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MONDAY, Sept. 26 (HealthDay News) -- Married childless men have an increased risk of death from cardiovascular disease developing after age 50 compared with men who have two or more offspring, according to a study published online Sept. 26 in Human Reproduction.
Michael L. Eisenberg, M.D., M.P.H., from the Stanford University School of Medicine in California, and colleagues investigated whether number of children fathered could predict cardiovascular mortality among 137,903 men (aged 50 to 71 years) without prior cardiovascular disease. Follow-up was for an average of 10.2 years. After adjusting for sociodemographic and lifestyle characteristics, the association of offspring number with cardiovascular mortality was estimated.
The investigators found that 92 percent of the participants had fathered at least one offspring and 50 percent had three or more. A total of 3,082 deaths from cardiovascular diseases occurred during follow-up, yielding an age-adjusted cardiovascular mortality rate of 2.70 per 1,000 person-years. After adjusting for sociodemographic and lifestyle characteristics, a 17 percent increased mortality risk was observed among childless men (hazard ratio [HR], 1.17) compared to fathers, and the increased risk seemed to also extend to men with only one offspring. Compared with fathers of five or more children, the fully adjusted HR for cardiovascular death of this type was not significant for fathers with four children, three children, two children, and one child, but was significant for men with no children (adjusted HR, 1.21).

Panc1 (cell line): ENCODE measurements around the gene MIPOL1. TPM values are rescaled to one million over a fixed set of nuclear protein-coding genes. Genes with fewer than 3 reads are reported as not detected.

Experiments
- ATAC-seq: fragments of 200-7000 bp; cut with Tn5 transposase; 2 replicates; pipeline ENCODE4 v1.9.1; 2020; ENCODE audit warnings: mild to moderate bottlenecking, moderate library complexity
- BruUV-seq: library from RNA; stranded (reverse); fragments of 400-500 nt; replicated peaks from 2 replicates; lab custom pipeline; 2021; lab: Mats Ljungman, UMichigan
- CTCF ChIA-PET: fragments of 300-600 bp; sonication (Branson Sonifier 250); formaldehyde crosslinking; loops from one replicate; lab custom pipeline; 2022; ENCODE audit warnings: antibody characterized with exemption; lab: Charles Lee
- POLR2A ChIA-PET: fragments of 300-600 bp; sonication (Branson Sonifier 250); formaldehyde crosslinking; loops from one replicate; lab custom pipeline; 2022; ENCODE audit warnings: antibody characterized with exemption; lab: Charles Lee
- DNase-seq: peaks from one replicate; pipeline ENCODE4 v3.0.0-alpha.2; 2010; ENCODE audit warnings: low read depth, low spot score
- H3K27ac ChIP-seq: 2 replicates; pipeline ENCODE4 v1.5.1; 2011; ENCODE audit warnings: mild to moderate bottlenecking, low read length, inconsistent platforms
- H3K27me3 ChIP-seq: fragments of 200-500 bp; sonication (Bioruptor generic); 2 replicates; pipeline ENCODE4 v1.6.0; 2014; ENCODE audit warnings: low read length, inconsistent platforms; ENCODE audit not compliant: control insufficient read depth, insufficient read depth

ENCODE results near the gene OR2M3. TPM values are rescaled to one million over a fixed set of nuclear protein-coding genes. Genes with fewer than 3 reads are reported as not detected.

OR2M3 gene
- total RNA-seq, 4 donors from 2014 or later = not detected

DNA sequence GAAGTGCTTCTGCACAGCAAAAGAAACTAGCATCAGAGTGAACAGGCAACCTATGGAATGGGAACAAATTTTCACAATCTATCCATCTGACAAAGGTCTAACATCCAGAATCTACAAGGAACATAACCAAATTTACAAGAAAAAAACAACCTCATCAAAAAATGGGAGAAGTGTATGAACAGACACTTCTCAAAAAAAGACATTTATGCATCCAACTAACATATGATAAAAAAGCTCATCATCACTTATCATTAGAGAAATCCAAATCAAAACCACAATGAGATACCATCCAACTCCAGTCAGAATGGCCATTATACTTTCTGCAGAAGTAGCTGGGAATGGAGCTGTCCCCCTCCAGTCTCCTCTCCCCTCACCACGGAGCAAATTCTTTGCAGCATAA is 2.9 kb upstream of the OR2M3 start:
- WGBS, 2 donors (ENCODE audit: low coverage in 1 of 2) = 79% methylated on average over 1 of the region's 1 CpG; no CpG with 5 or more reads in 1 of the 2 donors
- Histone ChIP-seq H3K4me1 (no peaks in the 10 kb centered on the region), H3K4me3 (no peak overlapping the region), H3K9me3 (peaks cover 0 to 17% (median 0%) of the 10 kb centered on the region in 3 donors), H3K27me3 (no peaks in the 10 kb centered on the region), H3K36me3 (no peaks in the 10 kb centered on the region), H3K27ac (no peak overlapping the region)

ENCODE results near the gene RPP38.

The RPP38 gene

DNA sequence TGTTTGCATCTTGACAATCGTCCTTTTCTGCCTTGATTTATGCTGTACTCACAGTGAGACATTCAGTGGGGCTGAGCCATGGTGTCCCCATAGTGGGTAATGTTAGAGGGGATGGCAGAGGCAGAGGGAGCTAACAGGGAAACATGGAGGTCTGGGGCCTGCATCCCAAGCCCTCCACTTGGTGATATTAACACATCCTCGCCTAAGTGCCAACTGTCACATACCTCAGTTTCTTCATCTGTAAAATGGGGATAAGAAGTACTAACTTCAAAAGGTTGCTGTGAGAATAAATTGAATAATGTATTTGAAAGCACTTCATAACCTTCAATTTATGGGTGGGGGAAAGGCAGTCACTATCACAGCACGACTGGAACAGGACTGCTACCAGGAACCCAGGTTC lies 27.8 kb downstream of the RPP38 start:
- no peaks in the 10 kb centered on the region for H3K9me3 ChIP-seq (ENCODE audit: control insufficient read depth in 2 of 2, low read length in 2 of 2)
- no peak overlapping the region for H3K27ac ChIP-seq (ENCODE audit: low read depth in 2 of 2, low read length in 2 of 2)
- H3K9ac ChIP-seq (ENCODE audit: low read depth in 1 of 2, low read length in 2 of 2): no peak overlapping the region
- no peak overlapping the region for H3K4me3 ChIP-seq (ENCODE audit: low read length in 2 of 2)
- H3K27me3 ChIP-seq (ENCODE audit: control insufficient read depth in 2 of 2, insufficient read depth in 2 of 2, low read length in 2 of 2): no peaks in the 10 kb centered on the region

"Married men who have no children have a higher risk of dying from cardiovascular disease contracted after the age of 50 than men with two or more children," the authors write.
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